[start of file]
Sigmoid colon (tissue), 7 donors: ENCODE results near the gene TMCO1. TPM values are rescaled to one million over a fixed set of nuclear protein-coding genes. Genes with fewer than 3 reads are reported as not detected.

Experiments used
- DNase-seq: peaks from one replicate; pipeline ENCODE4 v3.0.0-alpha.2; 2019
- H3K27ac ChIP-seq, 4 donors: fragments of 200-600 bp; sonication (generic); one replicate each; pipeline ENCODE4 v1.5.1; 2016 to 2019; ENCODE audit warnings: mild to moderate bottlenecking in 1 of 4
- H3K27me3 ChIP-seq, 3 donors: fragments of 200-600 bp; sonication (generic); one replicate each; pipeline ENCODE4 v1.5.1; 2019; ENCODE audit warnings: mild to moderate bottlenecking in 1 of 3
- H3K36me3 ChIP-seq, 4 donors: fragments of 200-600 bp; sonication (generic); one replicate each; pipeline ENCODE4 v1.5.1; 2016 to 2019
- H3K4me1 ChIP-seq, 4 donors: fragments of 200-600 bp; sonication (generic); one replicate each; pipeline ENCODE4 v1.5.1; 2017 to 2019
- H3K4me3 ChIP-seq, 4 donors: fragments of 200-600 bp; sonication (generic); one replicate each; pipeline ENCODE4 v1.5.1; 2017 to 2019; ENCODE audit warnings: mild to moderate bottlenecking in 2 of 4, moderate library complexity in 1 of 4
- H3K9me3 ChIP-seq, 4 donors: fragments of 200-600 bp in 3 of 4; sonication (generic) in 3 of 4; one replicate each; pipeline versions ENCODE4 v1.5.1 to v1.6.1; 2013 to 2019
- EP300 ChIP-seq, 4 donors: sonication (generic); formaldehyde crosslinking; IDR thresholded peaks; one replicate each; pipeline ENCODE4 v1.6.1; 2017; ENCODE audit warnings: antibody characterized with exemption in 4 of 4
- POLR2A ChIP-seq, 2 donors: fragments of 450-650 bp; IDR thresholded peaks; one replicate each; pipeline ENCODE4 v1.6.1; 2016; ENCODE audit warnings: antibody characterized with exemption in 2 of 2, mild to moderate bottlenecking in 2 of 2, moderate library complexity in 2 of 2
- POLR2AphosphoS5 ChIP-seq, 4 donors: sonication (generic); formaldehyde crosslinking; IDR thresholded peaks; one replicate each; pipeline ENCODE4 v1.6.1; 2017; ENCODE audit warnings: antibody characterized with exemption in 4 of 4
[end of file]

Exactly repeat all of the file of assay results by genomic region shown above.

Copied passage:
Sigmoid colon (tissue), 7 donors: ENCODE results near the gene TMCO1. TPM values are rescaled to one million over a fixed set of nuclear protein-coding genes. Genes with fewer than 3 reads are reported as not detected.

Experiments used
- DNase-seq: peaks from one replicate; pipeline ENCODE4 v3.0.0-alpha.2; 2019
- H3K27ac ChIP-seq, 4 donors: fragments of 200-600 bp; sonication (generic); one replicate each; pipeline ENCODE4 v1.5.1; 2016 to 2019; ENCODE audit warnings: mild to moderate bottlenecking in 1 of 4
- H3K27me3 ChIP-seq, 3 donors: fragments of 200-600 bp; sonication (generic); one replicate each; pipeline ENCODE4 v1.5.1; 2019; ENCODE audit warnings: mild to moderate bottlenecking in 1 of 3
- H3K36me3 ChIP-seq, 4 donors: fragments of 200-600 bp; sonication (generic); one replicate each; pipeline ENCODE4 v1.5.1; 2016 to 2019
- H3K4me1 ChIP-seq, 4 donors: fragments of 200-600 bp; sonication (generic); one replicate each; pipeline ENCODE4 v1.5.1; 2017 to 2019
- H3K4me3 ChIP-seq, 4 donors: fragments of 200-600 bp; sonication (generic); one replicate each; pipeline ENCODE4 v1.5.1; 2017 to 2019; ENCODE audit warnings: mild to moderate bottlenecking in 2 of 4, moderate library complexity in 1 of 4
- H3K9me3 ChIP-seq, 4 donors: fragments of 200-600 bp in 3 of 4; sonication (generic) in 3 of 4; one replicate each; pipeline versions ENCODE4 v1.5.1 to v1.6.1; 2013 to 2019
- EP300 ChIP-seq, 4 donors: sonication (generic); formaldehyde crosslinking; IDR thresholded peaks; one replicate each; pipeline ENCODE4 v1.6.1; 2017; ENCODE audit warnings: antibody characterized with exemption in 4 of 4
- POLR2A ChIP-seq, 2 donors: fragments of 450-650 bp; IDR thresholded peaks; one replicate each; pipeline ENCODE4 v1.6.1; 2016; ENCODE audit warnings: antibody characterized with exemption in 2 of 2, mild to moderate bottlenecking in 2 of 2, moderate library complexity in 2 of 2
- POLR2AphosphoS5 ChIP-seq, 4 donors: sonication (generic); formaldehyde crosslinking; IDR thresholded peaks; one replicate each; pipeline ENCODE4 v1.6.1; 2017; ENCODE audit warnings: antibody characterized with exemption in 4 of 4